# Old Measures and Weights (Switzerland)

Comparison of Swiss and Bern hour (1837)

## The 1835 Concordat

With the Concordat on a common Swiss system of measures and weights of August 17, 1835, the metric system was introduced in Switzerland as the reference (not the measure) system and the old units were brought to simple proportions. In addition, the old units should have a decimal ratio to one another, if possible; Exceptions included the hollow mass and the fathoms .

The Concordat became valid in the wholly or predominantly German-speaking cantons of Zurich, Bern, Lucerne, Glarus, Zug, Freiburg, Solothurn, Basel (city and landscape), Schaffhausen, St. Gallen, Aargau and Thurgau, where it was approved on January 1, 1838 or in Glarus on January 1, 1839. With the federal law of March 13, 1851, its provisions were extended to all of Switzerland. The Latin cantons of Geneva, Ticino, Vaud and Valais, however, were reluctant to give up their wholly or partially metric dimensions, and the canton of Uri continued to maintain its pre-revolutionary dimensions.

The definitive introduction of the metric system took place through the Federal Law on Weights and Measures of 1875, which came into effect on January 1, 1877.

### Lengths

#### According to the Concordat

 Line = 1/10 line = 0.0003 m = 0.3 mm line = 1/10 inch = 0.003 m = 3 mm inch = 1/10 feet = 0.03 m = 3 cm Foot (Base size) = 0.3 m = 3 dm Cubit = 2 feet = 0.6 m = 6 dm Rod = 4 feet = 1.2 m Fathoms = 6 feet = 1.8 m rod = 10 feet = 3 m Hour, league hour = 16,000 feet = 4800 m = 4.8 km

Elle and stick can (only) be divided into half, quarter and eighth notes.

#### Older cubits

Before the introduction of the Concordat, the following cubits were in force:

Kanton Aargau

• Aarau 1 cubit = 593.87 millimeters = 263.26 Parisian lines
• Laufenburg 1 cubit = 597.55 millimeters = 264.89 Parisian lines
• Rheinfelden 1 cubit = 548.03 millimeters = 242.94 Parisian lines
• Zofingen 1 cubit = 597.39 millimeters = 264.82 Parisian lines
• Zurzach 1 cubit = 602.67 millimeters = 267.16 Parisian lines

Canton of Appenzell

• 1 cubit of canvas = 801.7 millimeters = 355.4 Parisian lines
• 1 yard of wool = 616.07 millimeters = 273.1 Parisian lines

Canton Bern

• ½ rod = cubit = 600 millimeters
• Steinbrecher Feet = 13 Berner inches = 0.317696 meters

Canton of Friborg

• 1 bar = 474.15 Parisian lines = 1069.6 millimeters

Canton lucerne

• 1 cubit = 627.7 millimeters = 278.26 Parisian lines

Canton of Neuchâtel

• 1 cubit ( aune ) = 1 1/9 meter = 492.5 Parisian lines

Canton of Solothurn

• 1 cubit = 545.9 millimeters = 242 Parisian lines

Canton of St. Gallen

• 1 cubit of canvas = 735.4 millimeters = 326 Parisian lines
• 1 yard of wool in the canton of Zurich

Canton of Schaffhausen

• Canton 1 cubit = 595.6 millimeters = 264.03 Parisian lines
• Stein am Rhein 1 short cubit = 590.7 millimeters = 261.85 Parisian lines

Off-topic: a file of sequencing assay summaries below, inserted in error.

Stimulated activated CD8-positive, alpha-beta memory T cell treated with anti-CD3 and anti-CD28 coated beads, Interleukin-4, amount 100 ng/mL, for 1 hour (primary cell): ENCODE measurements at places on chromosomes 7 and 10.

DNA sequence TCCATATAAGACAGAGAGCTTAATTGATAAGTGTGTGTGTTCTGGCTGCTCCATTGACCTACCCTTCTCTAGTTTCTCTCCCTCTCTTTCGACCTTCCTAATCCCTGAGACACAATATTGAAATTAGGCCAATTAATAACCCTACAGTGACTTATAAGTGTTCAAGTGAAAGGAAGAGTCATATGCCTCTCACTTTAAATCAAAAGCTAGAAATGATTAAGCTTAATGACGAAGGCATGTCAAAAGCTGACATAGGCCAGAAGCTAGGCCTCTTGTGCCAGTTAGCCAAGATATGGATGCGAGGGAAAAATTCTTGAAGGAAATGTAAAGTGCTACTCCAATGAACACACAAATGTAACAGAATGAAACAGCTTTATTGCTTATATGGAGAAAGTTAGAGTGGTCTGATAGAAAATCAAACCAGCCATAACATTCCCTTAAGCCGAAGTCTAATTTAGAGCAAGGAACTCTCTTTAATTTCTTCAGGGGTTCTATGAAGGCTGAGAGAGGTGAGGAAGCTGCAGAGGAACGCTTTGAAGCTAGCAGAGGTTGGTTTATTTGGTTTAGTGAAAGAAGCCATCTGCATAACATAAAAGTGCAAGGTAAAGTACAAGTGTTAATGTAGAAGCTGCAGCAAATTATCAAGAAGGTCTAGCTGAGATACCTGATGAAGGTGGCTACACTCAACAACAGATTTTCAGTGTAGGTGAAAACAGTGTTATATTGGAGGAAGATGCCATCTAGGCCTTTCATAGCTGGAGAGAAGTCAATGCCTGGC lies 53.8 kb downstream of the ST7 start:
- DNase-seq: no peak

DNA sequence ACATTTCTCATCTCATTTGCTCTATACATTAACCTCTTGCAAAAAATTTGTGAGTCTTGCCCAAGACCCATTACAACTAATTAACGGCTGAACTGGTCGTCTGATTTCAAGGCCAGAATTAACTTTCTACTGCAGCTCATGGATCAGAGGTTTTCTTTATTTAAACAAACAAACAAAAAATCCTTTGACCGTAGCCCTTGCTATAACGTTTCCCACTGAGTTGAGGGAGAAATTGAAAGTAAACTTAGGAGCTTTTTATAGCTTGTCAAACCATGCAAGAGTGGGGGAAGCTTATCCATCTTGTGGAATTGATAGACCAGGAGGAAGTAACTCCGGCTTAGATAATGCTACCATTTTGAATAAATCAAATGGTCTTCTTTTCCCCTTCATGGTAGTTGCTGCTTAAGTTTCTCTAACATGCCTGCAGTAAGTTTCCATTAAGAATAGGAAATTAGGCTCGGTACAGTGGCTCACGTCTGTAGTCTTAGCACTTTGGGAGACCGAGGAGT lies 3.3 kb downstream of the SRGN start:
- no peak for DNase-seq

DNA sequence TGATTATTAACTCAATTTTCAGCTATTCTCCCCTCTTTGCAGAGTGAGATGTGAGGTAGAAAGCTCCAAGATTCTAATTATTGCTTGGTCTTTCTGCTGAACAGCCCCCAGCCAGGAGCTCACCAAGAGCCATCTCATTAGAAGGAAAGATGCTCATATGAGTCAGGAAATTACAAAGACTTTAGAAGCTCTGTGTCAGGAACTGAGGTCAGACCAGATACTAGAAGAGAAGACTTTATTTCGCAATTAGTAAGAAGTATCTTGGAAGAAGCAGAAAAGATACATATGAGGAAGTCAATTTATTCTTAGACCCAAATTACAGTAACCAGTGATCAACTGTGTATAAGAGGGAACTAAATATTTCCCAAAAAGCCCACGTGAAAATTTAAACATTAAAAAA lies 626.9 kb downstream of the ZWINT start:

• Stein am Rhein 1 long cubit = 699.5 millimeters = 310.09 Parisian lines

Canton of Vaud

• 1 cubit (aune) = 1.2 meters = 531.955 Parisian lines

Canton of Valais
Like Canton of Vaud

### Surfaces

 Square inches (Base size) 0.0009 m² = 9 cm² Square feet = 100 square inches = 0.09 m² = 9 dm² Square fathoms = 6 feet × 6 feet = 3.24 m² (technical dimensions) Square rod = 100 square feet = 9 m² ( field size ) Juchart = 400 square rods = 3600 m² = 36 a Square hour = 16,000 feet × 16,000 feet = 6,400 Juchart = 23,040,000 m² = 23.04 km² Man grave = 1/10 Juchart ≈ 2.8 to 3.4 Ar

### volume

#### volume

 Cubic inches (Base size) = 0.000027 m³ = 27 ml Cubic feet = 1000 cubic inches = 0.027 m³ = 27 l Cubic fathoms = 216 cubic feet = 5.832 m³ (for hay - see Heuklafter - and overburden) Wooden fathoms = 1 square fathom times x foot (locally different, x integer or halves)

#### Hollow mass, dry (especially grain)

 Mässlein = ¼ four of a kind = 0.0009375 m³ = 0.9375 l = 937.5 ml Immi (émine) = 1/10 quarter = 0.0015 m³ = 1.5 l Quadruplets = ¼ quarter = 0.00375 m³ = 3.75 l Quarteron (Base size) = 0.015 m³ = 15 l Mütt , sack = 4 quarters = 0.06 m³ = 60 l Malter = 10 quarters = 0.15 m³ = 150 l = 1.5 hl

A quarter is said to hold exactly 30 pounds of distilled water at 3½ ° Réaumur (4.375 ° C), which was believed to be the state of greatest density. Is measured in each case with a cylinder whose height and diameter are of equal size: . ${\ displaystyle V_ {Z} = {\ frac {d ^ {2} \ pi h} {4}} \ Rightarrow d = h = {\ sqrt [{3}] {\ frac {4V_ {Z}} {\ pi}}}}$

#### Hollow mass, liquid

 Mass (pot) (Base size) = 0.0015 m³ = 1.5 l Hem, ohm = 100 mass = 0.15 m³ = 150 l = 1.5 hl

The measure should hold exactly 3 pounds of pure water. Sub-units are not determined nationally but only regionally and can be determined by halving as well as tenting. Here, the measuring cylinder is to be twice as high as it is wide: . ${\ displaystyle V_ {Z} = {\ frac {d ^ {2} \ pi h} {4}} \ Rightarrow d = {\ frac {h} {2}} = {\ sqrt [{3}] {\ frac {2V_ {Z}} {\ pi}}}}$

### Weights

 Lot = ½ ounce = 0.015625 kg = 15.625 g ounce = 1/16 pound = 0.03125 kg = 31.25 g lb (Base size) = 0.5 kg = 500 g Hundredweight = 100 pounds = 50 kg

The pound can also be divided into tenths and hundredths, which do not have a name of their own. The quarter pound is the four leagues . Today in Switzerland a hundredweight is understood as 100 kg, as in Austria .

## Individual evidence

1. Ludwig Snell: Handbook of Swiss constitutional law: in five books. Volume 1, Orell Füssli and Comp., Zurich 1837, p. 316
2. Georg Kaspar Chelius: Measure and weight book. Jäger'sche book, paper and map dealer, Frankfurt am Main 1830